Who Qualifies as a Probate Party?

by | Aug 9, 2021

Who Qualifies as Part of the Probate Party Process?

By: Barry E. Haimo, Esq.
August 9, 2021

Estate administration (or probate) can be a lengthy court process. It requires addressing the ABCs of a deceased persons’s life: assets, beneficiaries and creditors. But let’s first talk about what constitutes an individual to be a qualifying probate party.

Below is a list of qualified people you can expect to be involved in any probate party. During the probate process, each group will have access to documents, pleadings and filings. Whatever is not “public” will still be reviewed by many people. The only way to minimize this is to avoid estate administration (probate) altogether.

Private Parties:

  • Interested Persons(family) – Pursuant to Interested Persons are required to be apprised of the estate’s progress with proper notice of pleadings. In addition, these probate parties must receive copies of accountings and inventories.
  • Business Partners – Your business partner is now deceased so his or her estate owns the shares of the business now. and the heirs of your business partner will have something to say about the business management and operation unless you plan ahead. So we highly encourage you to plan ahead.
  • Creditors – Many don’t like it, but creditors have rights too. They must be notified of proceedings and receive copies of various filings, such as the estate inventory or amended inventories.
  • Personal Representative – the Personal Representative is the person who is responsible for administering the estate through the probate proceedings. They must be incredibly familiar with the deceased’s assets, beneficiaries and creditors. And they have a fiduciary duty to uphold their obligations and protect and enhance the estate..

Legal Parties:

  • Attorneys – Attorneys will obviously be a key probate party. They prepare filings, notices, correspond with actual and purported beneficiaries, actual and purported creditors and attend court appearances as necessary. And the attorney will obviously be aware of the deceased’s information and the status of the administration.
  • Paralegals  A paraprofessional will assist in preparation of all documents, pleadings and hearings. So they will also be aware of the deceased’s information and the status of the administration.
  • Associates – An associate or junior partner attorney will assist in preparation of all documents, pleadings and hearings. Therefore, he or she too will be aware of the deceased’s information and the status of the administration.

Court Parties:

  • Court clerks – The circuit court clerks are responsible for receiving filings, evaluating them, approving them and then organizing them into the file. You can expect the clerk to review every piece of paper that comes across their desk.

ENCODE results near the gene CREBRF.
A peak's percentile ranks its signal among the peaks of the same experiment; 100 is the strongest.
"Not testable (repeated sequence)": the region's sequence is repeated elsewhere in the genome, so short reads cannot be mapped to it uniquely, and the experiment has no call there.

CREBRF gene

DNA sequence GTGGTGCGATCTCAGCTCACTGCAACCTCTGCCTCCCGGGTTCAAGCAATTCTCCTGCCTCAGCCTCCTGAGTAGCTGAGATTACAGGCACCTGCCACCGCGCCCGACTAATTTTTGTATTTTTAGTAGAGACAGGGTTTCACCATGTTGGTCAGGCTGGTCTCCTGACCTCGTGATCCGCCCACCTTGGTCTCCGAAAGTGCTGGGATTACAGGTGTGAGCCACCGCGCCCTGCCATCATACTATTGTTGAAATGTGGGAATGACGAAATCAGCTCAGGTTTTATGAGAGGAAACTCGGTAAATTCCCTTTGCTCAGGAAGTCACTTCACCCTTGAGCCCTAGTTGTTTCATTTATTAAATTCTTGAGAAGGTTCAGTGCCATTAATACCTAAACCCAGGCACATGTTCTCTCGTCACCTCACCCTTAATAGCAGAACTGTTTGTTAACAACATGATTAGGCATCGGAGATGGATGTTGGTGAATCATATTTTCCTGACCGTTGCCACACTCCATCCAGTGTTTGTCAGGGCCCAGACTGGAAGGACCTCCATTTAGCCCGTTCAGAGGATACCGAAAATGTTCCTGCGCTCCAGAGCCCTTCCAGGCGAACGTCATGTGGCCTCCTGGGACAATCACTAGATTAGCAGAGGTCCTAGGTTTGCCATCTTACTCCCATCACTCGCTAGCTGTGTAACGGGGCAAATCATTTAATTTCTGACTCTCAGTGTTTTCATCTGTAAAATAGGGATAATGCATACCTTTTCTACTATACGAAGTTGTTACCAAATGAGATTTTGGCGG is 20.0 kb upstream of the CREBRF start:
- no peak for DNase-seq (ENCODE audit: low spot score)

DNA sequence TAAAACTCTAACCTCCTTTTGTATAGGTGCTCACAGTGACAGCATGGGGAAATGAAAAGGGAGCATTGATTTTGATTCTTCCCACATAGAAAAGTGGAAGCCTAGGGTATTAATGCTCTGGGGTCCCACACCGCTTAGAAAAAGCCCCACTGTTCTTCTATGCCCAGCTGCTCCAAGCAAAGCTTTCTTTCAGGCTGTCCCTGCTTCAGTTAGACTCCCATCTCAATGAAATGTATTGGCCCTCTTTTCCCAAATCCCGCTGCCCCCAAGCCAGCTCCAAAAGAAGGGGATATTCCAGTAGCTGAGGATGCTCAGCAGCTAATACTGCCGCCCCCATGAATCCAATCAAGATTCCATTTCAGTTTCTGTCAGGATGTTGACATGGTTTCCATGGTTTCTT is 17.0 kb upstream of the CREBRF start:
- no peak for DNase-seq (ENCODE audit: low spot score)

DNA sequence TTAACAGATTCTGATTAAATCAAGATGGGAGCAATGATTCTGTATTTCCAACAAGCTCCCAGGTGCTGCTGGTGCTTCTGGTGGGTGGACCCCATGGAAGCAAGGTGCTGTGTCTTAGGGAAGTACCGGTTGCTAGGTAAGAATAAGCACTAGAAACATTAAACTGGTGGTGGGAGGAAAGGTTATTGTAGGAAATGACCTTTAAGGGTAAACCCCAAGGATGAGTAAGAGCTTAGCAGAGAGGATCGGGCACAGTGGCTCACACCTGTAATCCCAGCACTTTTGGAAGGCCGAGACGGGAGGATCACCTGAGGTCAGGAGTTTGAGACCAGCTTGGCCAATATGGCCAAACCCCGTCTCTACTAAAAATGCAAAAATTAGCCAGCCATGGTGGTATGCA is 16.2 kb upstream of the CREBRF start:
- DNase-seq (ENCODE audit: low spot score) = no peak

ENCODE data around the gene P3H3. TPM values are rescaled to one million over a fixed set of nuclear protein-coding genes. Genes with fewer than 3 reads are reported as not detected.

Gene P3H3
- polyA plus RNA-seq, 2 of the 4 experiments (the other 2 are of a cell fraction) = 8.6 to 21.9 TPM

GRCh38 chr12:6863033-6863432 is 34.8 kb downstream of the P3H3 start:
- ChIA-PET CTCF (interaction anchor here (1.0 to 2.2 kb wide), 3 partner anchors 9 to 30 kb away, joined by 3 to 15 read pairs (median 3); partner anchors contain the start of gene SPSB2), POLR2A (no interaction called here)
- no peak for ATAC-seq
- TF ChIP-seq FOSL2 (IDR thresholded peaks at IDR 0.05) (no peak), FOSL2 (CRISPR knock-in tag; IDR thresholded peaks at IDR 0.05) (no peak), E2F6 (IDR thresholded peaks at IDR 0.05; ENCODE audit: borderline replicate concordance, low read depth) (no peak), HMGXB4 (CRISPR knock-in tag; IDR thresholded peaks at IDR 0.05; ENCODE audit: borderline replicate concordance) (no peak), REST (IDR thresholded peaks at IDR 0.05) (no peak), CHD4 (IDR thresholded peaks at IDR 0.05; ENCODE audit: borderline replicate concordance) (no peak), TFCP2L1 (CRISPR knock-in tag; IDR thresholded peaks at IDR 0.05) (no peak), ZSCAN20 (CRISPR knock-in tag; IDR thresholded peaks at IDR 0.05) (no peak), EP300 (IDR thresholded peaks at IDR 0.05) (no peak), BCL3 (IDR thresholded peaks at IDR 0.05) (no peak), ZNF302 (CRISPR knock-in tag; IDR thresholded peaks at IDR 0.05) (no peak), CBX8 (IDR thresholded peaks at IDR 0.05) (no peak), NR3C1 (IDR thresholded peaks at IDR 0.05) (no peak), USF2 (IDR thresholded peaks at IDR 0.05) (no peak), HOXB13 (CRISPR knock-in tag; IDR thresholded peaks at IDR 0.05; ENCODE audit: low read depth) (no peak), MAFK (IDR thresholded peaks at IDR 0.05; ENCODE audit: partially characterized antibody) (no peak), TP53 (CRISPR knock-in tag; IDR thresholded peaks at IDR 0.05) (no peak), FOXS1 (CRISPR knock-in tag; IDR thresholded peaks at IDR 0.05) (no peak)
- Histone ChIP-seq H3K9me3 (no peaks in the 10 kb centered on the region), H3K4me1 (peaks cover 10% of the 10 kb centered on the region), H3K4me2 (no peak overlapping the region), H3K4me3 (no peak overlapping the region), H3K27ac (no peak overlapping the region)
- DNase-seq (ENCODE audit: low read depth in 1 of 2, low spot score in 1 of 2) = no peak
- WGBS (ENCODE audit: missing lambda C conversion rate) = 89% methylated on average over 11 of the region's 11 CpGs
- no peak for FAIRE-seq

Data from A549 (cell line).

• Case managers – Clerk staff pass on the files to the case managers once the files are ready to proceed. This is usually after a filing comes in requesting the Judge’s review and signature. They ensure that mistakes are not made, notices are not missed, and the requests are properly approved or denied.
  • Judicial assistant (JA) – Every circuit court judge has a judicial assistant to assist with  reviewing cases, documents and pleadings. They will likely review the file and law on the subject in order to help the judge make an informed decision. JA is another set of eyes on the documents and member of the estate party.
  • Judge – Obviously the judge has the review the file and pleadings and rule on each one. Good judges review their files very carefully to avoid mistakes. And in the context of probate, mistakes can substantially and adversely affect peoples’ rights.

As you can see, there are many people that may qualify as a member of a probate party. Many involved parties can delay proceedings, especially where there are limited case managers and staff. In addition, the number of people involved in probate translates to less privacy as well. If privacy is a paramount concern, you want to avoid probate and consult with a highly qualified estate attorney.

Originally published 01/09/2018. Updated 08/09/2021.

Author:
Barry E. Haimo, Esq.
Haimo Law
Strategic Planning With Purpose®
Email: barry@haimolaw.com

YouTube: http://www.youtube.com/user/haimolawtv

 

YOU ARE NOT OUR CLIENT UNLESS WE EXECUTE A WRITTEN AGREEMENT TO THAT EFFECT. MOREOVER, THE INFORMATION CONTAINED HEREIN IS INTENDED FOR INFORMATIONAL PURPOSES ONLY. EACH SITUATION IS HIGHLY FACT SPECIFIC AND EXCEPTIONS OFTEN EXIST TO GENERAL RULES. DO NOT RELY ON THIS INFORMATION, AS A CONSULTATION TO UNDERSTAND THE FACTS AND THE CLIENT’S NEEDS AND GOALS IS NECESSARY. ULTIMATELY WE MUST BE RETAINED TO PROVIDE LEGAL ADVICE AND REPRESENTATION. THIS INFORMATION IS PROVIDED AS A COURTESY AND, ACCORDINGLY, DOES NOT CONSTITUTE LEGAL ADVICE.

Topics

Call Now ButtonCALL NOW